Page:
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Outlook Use of radiances in retrieval should make retrieved profiles consistent with broadband fluxes (can test this with A-Train and EarthCARE) EarthCARE will take this a step further –Use imager to construct 3D cloud field km wide beneath satellite –Use 3D radiative transfer to test consistency with broadband radiances looking at the cloud field in 3 directions (overcome earlier 3D problem) How can we use these retrievals to improve weather forecasts? –Assimilate cloud products, or radar and lidar observations directly? –Assimilation experiments being carried out by ECMWF –Still an open problem as to how to ensure clouds are assimilated such that the dynamics and thermodynamics of the model are modified so as to be consistent with the presence of the cloud How can we use these retrievals to improve climate models? –We will have retrieved global cloud fields consistent with radiation –So can diagnose in detail not only what aspects of clouds are wrong in models, but the radiative error associated with each error in the representation of clouds

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Unified algorithm: state variables State variableRepresentation with height / constraintA-priori Ice clouds and snow Visible extinction coefficientOne variable per pixel with smoothness constraintNone Number conc. parameterCubic spline basis functions with vertical correlationTemperature dependent Lidar extinction-to-backscatter ratioCubic spline basis functions20 sr Riming factorLikely a single value per profile1 Liquid clouds Liquid water contentOne variable per pixel but with gradient constraintNone Droplet number concentrationOne value per liquid layerTemperature dependent Rain Rain rateCubic spline basis functions with flatness constraintNone Normalized number conc. N w One value per profileDependent on whether from melting ice or coallescence Melting-layer thickness scaling factorOne value per profile1 Aerosols Extinction coefficientOne variable per pixel with smoothness constraintNone Lidar extinction-to-backscatter ratioOne value per aerosol layer identifiedClimatological type depending on region Ice clouds follows Delanoe & Hogan (2008); Snow & riming in convective clouds needs to be added Liquid clouds currently being tackled Basic rain to be added shortly; Full representation later Basic aerosols to be added shortly; Full representation via collaboration? Proposed list of retrieved variables held in the state vector x

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and 2 nd derivative (the Hessian matrix): Gradient Descent methods –Fast adjoint method to calculate x J means dont need to calculate Jacobian –Disadvantage: more iterations needed since we dont know curvature of J(x) –Quasi-Newton method to get the search direction (e.g. L-BFGS used by ECMWF): builds up an approximate inverse Hessian A for improved convergence –Scales well for large x –Poorer estimate of the error at the end Minimizing the cost function Gradient of cost function (a vector) Gauss-Newton method –Rapid convergence (instant for linear problems) –Get solution error covariance for free at the end –Levenberg-Marquardt is a small modification to ensure convergence –Need the Jacobian matrix H of every forward model: can be expensive for larger problems as forward model may need to be rerun with each element of the state vector perturbed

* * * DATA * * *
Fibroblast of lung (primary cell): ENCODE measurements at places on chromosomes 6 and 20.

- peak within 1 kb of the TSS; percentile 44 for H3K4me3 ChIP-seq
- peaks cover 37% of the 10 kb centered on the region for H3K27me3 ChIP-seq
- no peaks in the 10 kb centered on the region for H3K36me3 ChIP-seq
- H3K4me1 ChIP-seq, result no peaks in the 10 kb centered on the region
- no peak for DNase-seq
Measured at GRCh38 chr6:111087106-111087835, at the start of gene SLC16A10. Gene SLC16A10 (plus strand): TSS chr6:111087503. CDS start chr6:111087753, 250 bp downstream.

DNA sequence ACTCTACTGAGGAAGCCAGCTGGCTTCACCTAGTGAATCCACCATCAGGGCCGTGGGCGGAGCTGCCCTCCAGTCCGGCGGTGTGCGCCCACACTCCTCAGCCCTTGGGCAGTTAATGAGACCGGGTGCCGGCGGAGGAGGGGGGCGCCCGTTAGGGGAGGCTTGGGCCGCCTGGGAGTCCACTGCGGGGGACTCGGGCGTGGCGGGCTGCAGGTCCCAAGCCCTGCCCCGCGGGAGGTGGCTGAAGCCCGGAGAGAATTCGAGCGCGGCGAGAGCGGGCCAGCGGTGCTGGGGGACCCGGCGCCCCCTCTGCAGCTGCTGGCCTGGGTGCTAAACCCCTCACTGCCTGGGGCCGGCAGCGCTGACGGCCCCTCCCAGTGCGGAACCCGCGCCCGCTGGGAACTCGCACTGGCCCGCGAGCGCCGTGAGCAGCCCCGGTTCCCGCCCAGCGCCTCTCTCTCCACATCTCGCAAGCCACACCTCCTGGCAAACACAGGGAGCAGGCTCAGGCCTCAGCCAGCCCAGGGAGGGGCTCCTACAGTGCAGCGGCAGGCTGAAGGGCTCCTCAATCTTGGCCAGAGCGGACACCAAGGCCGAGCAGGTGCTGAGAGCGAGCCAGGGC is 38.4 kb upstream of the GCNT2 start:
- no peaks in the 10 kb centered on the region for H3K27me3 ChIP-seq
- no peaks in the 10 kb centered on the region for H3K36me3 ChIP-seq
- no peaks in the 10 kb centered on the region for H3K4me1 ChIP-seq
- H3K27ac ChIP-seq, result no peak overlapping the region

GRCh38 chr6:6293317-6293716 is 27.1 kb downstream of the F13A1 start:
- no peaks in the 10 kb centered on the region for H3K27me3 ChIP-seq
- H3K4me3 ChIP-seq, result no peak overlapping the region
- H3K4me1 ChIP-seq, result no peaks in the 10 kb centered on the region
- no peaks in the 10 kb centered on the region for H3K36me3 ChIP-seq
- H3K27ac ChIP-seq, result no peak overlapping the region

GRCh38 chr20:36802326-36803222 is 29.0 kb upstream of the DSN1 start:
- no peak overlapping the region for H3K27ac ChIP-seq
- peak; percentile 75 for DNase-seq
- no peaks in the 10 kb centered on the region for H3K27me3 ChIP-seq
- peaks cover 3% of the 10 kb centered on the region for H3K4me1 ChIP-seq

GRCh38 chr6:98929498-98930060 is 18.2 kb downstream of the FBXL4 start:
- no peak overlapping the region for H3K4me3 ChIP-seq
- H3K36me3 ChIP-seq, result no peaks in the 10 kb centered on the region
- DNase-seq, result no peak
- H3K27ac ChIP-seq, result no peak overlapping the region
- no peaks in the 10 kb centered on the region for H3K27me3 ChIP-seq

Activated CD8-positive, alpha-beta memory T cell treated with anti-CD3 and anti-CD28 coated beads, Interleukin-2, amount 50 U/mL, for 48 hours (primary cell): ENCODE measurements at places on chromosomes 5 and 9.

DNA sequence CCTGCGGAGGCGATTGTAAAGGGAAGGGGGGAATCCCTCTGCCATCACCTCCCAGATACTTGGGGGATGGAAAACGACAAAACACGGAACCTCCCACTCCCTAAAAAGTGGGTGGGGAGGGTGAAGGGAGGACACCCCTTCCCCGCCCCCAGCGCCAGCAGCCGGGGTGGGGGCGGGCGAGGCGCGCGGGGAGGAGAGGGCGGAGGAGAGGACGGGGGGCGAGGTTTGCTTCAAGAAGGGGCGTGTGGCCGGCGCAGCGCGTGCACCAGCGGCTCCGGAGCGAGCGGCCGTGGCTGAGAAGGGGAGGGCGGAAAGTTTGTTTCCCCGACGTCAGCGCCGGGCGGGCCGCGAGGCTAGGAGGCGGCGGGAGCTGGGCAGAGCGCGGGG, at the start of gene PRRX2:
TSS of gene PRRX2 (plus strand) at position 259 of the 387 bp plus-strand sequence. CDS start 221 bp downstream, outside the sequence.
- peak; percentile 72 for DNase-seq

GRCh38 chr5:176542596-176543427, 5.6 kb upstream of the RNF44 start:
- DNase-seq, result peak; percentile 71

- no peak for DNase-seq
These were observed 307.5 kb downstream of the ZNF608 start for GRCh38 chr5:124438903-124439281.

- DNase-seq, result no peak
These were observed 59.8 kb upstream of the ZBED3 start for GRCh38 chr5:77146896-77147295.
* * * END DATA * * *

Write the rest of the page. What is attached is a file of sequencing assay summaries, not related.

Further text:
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Comparison of convergence rates Solution is identical Gauss-Newton method converges in < 10 iterations L-BFGS Gradient Descent method converges in < 100 iterations Conjugate Gradient method converges a little slower than L-BFGS Each L-BFGS iteration >> 10x faster than each Gauss-Newton one! Gauss-Newton method requires the Jacobian matrix, which must be calculated by rerunning multiple scattering model multiple times

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Computational cost can scale with number of points describing vertical profile N; we can cope with an N 2 dependence but not N 3 Radiative transfer forward models Radar/lidar modelApplicationsSpeedJacobianAdjoint Single scattering: = exp(-2 ) Radar & lidar, no multiple scatteringNN2N2 N Platts approximation = exp(-2 ) Lidar, ice only, crude multiple scatteringNN2N2 N Photon Variance-Covariance (PVC) method (Hogan 2006, 2008) Lidar, ice only, small-angle multiple scattering N or N 2 N2N2 N Time-Dependent Two-Stream (TDTS) method (Hogan and Battaglia 2008) Lidar & radar, wide-angle multiple scatteringN2N2 N3N3 N2N2 Depolarization capability for TDTSLidar & radar depol with multiple scatteringN2N2 N2N2 Radiometer modelApplicationsSpeedJacobianAdjoint RTTOV (used at ECMWF & Met Office)Infrared and microwave radiancesNN Two-stream source function technique (e.g. Delanoe & Hogan 2008) Infrared radiancesNN2N2 LIDORTSolar radiancesNN2N2 N Infrared will probably use RTTOV, solar radiances will use LIDORT Both currently being tested by Julien Delanoe Lidar uses PVC+TDTS (N 2 ), radar uses single-scattering+TDTS (N 2 ) Jacobian of TDTS is too expensive: N 3 We have recently coded adjoint of multiple scattering models Future work: depolarization forward model with multiple scattering